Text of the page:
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Optimistic UI

Design | 20. tammikuuta 2021

In this blog post, you will learn about Optimistic UI, including what it is, why it increases positive user experience, and why you should add it to your website.

Kayla Gordon
Kayla Gordon

Software Engineer

In this day and age, everything is tied to speed. The faster your product works, the better. While speed is important, some things still need that extra second of processing time to do its job. However, there is a way to create the illusion that things are moving faster than they really are. Let's explore Optimistic UI.

What is Optimistic UI?

In short, Optimistic UIs are there to remove user waiting time while the backend does its magic. This can be form submissions, saving data, sending a message/DM, and so on. Optimistic UIs don’t wait for an operation to finish to update to the final state. They immediately switch to the final state, showing the submitted data for the time while the real operation is still in progress.

Please Give Me An Example

Okay, take a look at Figure 1, below. When the user sends the message, notice that the message looks like it's been sent immediately. Now, this doesn't mean the backend magically started to work faster, but it gives the illusion to the user that it did. The backend is still working at its normal speed, but the waiting time for the user has been reduced and in return is providing a better user experience.

optimisticUI1 Figure 1: An example of Optimistic UI for a direct message (DM) app.

For a comparison, see Figure 2. In this example after the message is submitted, a dark loading screen appears while the backend works to send the message. Once the backend is finished, the loading screen disappears and shows the sent message inside the chatbox. This is what we want to avoid. Remember, Optimistic UI shows the final state before the app finishes its task.

optimisticUI2 Figure 2: An example of a direct message (DM) app without Optimistic UI.

Here's a real-world example from Instagram. In their comments section, Instagram uses Optimistic UI after the user submits their comment. See the example in Figure 3. Notice the loading icon.

instagramBlog Figure 3: Optimistic UI being used in the comments section on Instagram.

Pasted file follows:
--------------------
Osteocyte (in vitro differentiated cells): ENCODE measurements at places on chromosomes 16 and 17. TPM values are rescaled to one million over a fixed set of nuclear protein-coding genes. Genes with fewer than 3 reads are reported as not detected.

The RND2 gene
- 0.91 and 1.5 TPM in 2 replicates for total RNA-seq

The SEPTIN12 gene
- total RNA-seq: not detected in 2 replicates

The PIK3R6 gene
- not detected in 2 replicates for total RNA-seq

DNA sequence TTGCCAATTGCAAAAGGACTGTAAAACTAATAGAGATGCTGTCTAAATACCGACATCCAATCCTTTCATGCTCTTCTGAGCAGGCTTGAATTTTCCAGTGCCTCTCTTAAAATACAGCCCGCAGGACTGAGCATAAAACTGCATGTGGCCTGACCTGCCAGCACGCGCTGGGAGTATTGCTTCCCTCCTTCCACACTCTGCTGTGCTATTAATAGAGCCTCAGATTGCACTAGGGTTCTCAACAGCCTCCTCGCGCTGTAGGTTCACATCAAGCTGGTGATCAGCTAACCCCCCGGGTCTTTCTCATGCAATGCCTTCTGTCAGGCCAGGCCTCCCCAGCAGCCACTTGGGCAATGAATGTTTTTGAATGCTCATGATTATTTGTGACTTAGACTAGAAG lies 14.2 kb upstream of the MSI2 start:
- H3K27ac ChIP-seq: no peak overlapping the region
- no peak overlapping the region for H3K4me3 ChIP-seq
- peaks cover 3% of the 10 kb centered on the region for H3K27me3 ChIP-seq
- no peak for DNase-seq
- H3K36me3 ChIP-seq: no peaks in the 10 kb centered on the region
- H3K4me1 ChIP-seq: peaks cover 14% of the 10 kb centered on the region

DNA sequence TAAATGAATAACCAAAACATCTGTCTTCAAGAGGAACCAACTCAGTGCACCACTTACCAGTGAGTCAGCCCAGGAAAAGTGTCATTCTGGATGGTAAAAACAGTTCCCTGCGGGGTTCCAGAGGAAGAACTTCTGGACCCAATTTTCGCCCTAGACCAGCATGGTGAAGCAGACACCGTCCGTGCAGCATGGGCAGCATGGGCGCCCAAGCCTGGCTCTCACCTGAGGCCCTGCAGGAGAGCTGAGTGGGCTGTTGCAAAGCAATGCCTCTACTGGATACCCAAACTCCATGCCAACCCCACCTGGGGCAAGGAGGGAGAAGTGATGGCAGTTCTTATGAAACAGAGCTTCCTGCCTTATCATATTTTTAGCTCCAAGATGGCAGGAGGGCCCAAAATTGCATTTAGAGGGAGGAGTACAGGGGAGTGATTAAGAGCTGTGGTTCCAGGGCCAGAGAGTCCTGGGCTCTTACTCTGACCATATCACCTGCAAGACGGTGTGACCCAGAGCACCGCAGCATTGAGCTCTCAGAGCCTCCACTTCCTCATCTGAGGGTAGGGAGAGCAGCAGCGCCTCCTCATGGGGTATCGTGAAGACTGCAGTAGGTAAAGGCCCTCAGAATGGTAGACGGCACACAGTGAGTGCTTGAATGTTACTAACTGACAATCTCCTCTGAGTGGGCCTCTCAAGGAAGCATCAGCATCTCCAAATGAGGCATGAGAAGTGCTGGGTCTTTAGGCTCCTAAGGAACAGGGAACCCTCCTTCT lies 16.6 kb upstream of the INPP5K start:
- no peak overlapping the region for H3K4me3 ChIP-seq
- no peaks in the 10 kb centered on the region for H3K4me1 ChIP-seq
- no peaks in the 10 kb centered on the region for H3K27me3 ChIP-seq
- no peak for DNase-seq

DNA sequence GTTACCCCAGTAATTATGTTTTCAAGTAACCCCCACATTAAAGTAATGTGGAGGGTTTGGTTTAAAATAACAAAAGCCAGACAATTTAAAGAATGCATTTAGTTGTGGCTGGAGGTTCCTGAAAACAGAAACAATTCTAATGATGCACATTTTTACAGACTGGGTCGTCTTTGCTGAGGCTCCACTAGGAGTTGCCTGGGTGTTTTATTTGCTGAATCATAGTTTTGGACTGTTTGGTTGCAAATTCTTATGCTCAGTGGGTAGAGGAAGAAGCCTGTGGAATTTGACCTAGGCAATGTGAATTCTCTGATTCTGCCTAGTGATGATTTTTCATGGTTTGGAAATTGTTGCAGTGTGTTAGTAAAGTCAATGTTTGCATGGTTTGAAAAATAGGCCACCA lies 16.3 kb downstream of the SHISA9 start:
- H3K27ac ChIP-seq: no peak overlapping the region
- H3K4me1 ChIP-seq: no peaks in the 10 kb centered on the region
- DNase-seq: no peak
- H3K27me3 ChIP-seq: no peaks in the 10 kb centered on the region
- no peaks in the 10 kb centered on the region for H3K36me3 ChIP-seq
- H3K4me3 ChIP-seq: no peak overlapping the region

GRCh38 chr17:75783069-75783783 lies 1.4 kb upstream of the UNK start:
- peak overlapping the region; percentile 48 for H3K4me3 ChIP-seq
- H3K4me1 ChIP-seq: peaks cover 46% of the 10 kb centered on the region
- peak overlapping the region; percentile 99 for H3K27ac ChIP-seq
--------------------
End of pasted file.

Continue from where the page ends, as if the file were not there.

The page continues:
Task in Progress

Sometimes it's not enough to show the final state immediately. When data is submitted, usually there will be an indication that the data is still be processed. For example, a loader may appear next to the submitted data or perhaps the submitted data will have grey text while it's being processed. The text color will change to black afterward. This could be especially important if an error occurs.

Error Handling

What if something goes wrong? What if something happens in the backend and the data isn't submitted? Handling error states is a big challenge of optimistic UIs. Here are some solutions: salience and causality.


Salience means the error message/notification should be visible; the user shouldn't miss it. Here's an example of a salient error message (Figure 4). In Figure 4, the user is met with an error message that requires action in order to continue using the app. This required action notification ensures the user will see the error message and retry to submit their data. At this stage, the user is aware that there was an error and has taken steps to continue using the app.

alertMsg Figure 4: A salient error notification designed to get the user's attention.


Causality refers to the user seeing the error and being able to understand which action resulted in the said error. Here's an example of a causality error message (Figure 5). In Figure 5, notice the red color, often used in getting attention. The exclamation point (!) icon suggests attention. Combined the user notices the icon and sees their message had an error. By clicking/pressing the error icon, an option to resubmit their data may be there.

errorMsg Figure 5: A causality error notification showing the "Test" message resulted in an error.


Optimistic UIs can make your app more fluent, straightforward, and enjoyable to your users. They can give the illusion that your app is working faster than it actually is, meeting their need for speed.

This blog post included examples for Optimistic UI. Please refer to them if you want to add Optimistic UI to your website/app.

For error handling, please see the sections for Salience and Causality error handling. They can give you a good place to start.

Happy hacking!


Kayla Gordon
Kayla Gordon

Software Engineer

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